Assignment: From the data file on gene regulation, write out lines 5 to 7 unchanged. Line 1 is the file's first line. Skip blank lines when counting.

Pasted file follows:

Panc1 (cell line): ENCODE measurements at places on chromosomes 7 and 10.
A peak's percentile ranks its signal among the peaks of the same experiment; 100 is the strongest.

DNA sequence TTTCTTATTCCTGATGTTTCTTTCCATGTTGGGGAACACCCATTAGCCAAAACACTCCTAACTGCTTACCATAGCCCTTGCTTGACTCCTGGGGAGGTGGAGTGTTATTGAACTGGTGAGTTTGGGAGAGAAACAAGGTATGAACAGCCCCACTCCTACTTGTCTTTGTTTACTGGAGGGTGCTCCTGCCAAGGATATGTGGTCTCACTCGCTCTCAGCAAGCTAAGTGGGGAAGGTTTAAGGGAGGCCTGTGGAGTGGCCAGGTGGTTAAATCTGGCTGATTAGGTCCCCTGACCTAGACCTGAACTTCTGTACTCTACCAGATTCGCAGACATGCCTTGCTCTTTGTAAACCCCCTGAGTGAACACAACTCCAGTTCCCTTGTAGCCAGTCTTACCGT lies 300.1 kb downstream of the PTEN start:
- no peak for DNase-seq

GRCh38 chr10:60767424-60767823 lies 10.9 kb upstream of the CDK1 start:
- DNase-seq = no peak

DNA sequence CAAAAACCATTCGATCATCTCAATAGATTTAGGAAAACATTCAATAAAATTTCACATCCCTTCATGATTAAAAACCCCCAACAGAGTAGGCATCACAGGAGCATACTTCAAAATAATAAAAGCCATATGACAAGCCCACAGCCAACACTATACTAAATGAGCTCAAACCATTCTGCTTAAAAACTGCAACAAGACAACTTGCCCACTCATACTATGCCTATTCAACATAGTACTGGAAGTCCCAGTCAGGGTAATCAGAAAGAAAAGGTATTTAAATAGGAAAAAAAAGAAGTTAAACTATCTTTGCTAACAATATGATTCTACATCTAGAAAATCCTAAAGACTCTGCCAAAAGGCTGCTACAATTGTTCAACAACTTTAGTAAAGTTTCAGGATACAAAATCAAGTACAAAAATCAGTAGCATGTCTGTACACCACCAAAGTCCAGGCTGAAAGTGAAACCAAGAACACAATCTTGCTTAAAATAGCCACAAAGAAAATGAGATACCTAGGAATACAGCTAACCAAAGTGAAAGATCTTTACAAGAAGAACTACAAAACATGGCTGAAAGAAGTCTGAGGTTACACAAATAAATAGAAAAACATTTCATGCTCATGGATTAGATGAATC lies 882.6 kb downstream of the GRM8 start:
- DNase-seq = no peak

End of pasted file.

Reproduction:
GRCh38 chr10:60767424-60767823 lies 10.9 kb upstream of the CDK1 start:
- DNase-seq = no peak

DNA sequence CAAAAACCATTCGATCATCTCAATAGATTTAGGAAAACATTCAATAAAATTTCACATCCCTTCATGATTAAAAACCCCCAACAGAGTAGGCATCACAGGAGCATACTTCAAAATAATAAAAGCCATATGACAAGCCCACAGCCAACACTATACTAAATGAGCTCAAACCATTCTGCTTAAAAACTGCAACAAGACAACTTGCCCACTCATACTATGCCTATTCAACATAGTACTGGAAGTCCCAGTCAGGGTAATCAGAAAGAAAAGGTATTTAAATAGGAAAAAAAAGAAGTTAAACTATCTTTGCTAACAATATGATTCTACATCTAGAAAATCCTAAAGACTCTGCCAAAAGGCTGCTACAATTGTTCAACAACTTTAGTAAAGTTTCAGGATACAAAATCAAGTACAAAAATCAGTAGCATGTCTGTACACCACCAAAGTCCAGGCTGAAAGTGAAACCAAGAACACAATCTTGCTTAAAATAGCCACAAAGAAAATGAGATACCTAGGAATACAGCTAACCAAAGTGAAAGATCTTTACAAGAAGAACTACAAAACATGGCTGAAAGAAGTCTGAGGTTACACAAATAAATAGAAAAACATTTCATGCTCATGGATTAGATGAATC lies 882.6 kb downstream of the GRM8 start: